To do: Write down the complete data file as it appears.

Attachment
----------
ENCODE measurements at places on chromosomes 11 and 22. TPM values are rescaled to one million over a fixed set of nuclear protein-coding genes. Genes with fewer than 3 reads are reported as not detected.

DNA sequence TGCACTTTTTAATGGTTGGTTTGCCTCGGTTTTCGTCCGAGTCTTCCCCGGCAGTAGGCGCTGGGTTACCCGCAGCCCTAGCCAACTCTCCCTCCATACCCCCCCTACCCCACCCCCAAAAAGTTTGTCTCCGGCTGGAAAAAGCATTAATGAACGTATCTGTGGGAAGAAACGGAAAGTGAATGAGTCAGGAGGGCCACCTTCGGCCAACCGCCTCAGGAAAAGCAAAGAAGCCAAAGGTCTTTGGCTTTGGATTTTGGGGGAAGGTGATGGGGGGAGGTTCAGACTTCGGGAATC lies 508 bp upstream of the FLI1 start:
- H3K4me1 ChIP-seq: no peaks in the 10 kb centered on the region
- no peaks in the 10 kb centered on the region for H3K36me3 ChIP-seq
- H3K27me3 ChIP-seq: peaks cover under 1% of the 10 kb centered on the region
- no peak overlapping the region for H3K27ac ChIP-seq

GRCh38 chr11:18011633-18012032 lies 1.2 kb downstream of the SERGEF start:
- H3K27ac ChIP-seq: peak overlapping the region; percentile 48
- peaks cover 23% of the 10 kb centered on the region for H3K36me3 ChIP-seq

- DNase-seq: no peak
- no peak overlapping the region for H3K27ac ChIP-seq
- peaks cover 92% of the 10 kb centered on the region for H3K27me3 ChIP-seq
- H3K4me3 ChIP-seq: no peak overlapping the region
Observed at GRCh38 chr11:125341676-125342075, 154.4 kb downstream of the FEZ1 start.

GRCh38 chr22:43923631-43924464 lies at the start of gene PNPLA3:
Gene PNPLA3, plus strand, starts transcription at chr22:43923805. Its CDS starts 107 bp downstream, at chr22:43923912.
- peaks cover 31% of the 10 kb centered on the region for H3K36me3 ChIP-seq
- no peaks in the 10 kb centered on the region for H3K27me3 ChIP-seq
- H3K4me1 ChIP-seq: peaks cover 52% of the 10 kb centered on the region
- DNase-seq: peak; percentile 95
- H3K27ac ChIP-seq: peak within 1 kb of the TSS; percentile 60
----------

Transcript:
ENCODE measurements at places on chromosomes 11 and 22. TPM values are rescaled to one million over a fixed set of nuclear protein-coding genes. Genes with fewer than 3 reads are reported as not detected.

DNA sequence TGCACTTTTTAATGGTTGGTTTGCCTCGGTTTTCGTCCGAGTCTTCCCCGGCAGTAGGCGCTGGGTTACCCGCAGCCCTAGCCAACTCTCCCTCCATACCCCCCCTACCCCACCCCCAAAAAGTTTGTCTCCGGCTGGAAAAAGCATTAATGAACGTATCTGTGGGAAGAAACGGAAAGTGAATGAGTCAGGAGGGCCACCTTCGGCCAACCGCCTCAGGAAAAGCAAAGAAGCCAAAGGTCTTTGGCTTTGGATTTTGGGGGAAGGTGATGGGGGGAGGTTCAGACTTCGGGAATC lies 508 bp upstream of the FLI1 start:
- H3K4me1 ChIP-seq: no peaks in the 10 kb centered on the region
- no peaks in the 10 kb centered on the region for H3K36me3 ChIP-seq
- H3K27me3 ChIP-seq: peaks cover under 1% of the 10 kb centered on the region
- no peak overlapping the region for H3K27ac ChIP-seq

GRCh38 chr11:18011633-18012032 lies 1.2 kb downstream of the SERGEF start:
- H3K27ac ChIP-seq: peak overlapping the region; percentile 48
- peaks cover 23% of the 10 kb centered on the region for H3K36me3 ChIP-seq

- DNase-seq: no peak
- no peak overlapping the region for H3K27ac ChIP-seq
- peaks cover 92% of the 10 kb centered on the region for H3K27me3 ChIP-seq
- H3K4me3 ChIP-seq: no peak overlapping the region
Observed at GRCh38 chr11:125341676-125342075, 154.4 kb downstream of the FEZ1 start.

GRCh38 chr22:43923631-43924464 lies at the start of gene PNPLA3:
Gene PNPLA3, plus strand, starts transcription at chr22:43923805. Its CDS starts 107 bp downstream, at chr22:43923912.
- peaks cover 31% of the 10 kb centered on the region for H3K36me3 ChIP-seq
- no peaks in the 10 kb centered on the region for H3K27me3 ChIP-seq
- H3K4me1 ChIP-seq: peaks cover 52% of the 10 kb centered on the region
- DNase-seq: peak; percentile 95
- H3K27ac ChIP-seq: peak within 1 kb of the TSS; percentile 60